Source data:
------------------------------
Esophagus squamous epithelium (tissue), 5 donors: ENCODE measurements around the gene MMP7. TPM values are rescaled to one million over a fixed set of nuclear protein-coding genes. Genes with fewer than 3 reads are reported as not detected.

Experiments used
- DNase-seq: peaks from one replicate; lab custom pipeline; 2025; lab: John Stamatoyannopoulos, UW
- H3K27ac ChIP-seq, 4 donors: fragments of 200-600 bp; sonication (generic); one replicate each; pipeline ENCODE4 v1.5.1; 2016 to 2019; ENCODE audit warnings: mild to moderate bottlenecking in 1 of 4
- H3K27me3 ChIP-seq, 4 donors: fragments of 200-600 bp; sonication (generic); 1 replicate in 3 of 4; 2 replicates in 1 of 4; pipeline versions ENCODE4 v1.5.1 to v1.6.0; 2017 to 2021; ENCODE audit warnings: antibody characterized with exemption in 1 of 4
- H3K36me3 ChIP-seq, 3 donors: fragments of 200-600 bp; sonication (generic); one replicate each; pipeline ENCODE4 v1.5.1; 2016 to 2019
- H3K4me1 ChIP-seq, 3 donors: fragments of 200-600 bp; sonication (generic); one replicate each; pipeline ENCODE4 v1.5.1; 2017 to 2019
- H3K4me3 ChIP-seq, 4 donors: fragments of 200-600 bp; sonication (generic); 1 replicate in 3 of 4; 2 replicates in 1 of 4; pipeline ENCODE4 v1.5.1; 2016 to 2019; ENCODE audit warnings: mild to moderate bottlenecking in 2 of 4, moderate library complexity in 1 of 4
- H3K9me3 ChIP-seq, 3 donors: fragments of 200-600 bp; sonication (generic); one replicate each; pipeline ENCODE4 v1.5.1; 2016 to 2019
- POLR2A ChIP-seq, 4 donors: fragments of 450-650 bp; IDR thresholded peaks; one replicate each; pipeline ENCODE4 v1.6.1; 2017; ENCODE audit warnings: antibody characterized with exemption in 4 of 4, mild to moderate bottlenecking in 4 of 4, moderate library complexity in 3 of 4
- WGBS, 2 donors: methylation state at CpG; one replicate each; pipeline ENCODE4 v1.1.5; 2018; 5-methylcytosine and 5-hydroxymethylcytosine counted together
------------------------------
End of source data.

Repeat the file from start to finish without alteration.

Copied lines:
Esophagus squamous epithelium (tissue), 5 donors: ENCODE measurements around the gene MMP7. TPM values are rescaled to one million over a fixed set of nuclear protein-coding genes. Genes with fewer than 3 reads are reported as not detected.

Experiments used
- DNase-seq: peaks from one replicate; lab custom pipeline; 2025; lab: John Stamatoyannopoulos, UW
- H3K27ac ChIP-seq, 4 donors: fragments of 200-600 bp; sonication (generic); one replicate each; pipeline ENCODE4 v1.5.1; 2016 to 2019; ENCODE audit warnings: mild to moderate bottlenecking in 1 of 4
- H3K27me3 ChIP-seq, 4 donors: fragments of 200-600 bp; sonication (generic); 1 replicate in 3 of 4; 2 replicates in 1 of 4; pipeline versions ENCODE4 v1.5.1 to v1.6.0; 2017 to 2021; ENCODE audit warnings: antibody characterized with exemption in 1 of 4
- H3K36me3 ChIP-seq, 3 donors: fragments of 200-600 bp; sonication (generic); one replicate each; pipeline ENCODE4 v1.5.1; 2016 to 2019
- H3K4me1 ChIP-seq, 3 donors: fragments of 200-600 bp; sonication (generic); one replicate each; pipeline ENCODE4 v1.5.1; 2017 to 2019
- H3K4me3 ChIP-seq, 4 donors: fragments of 200-600 bp; sonication (generic); 1 replicate in 3 of 4; 2 replicates in 1 of 4; pipeline ENCODE4 v1.5.1; 2016 to 2019; ENCODE audit warnings: mild to moderate bottlenecking in 2 of 4, moderate library complexity in 1 of 4
- H3K9me3 ChIP-seq, 3 donors: fragments of 200-600 bp; sonication (generic); one replicate each; pipeline ENCODE4 v1.5.1; 2016 to 2019
- POLR2A ChIP-seq, 4 donors: fragments of 450-650 bp; IDR thresholded peaks; one replicate each; pipeline ENCODE4 v1.6.1; 2017; ENCODE audit warnings: antibody characterized with exemption in 4 of 4, mild to moderate bottlenecking in 4 of 4, moderate library complexity in 3 of 4
- WGBS, 2 donors: methylation state at CpG; one replicate each; pipeline ENCODE4 v1.1.5; 2018; 5-methylcytosine and 5-hydroxymethylcytosine counted together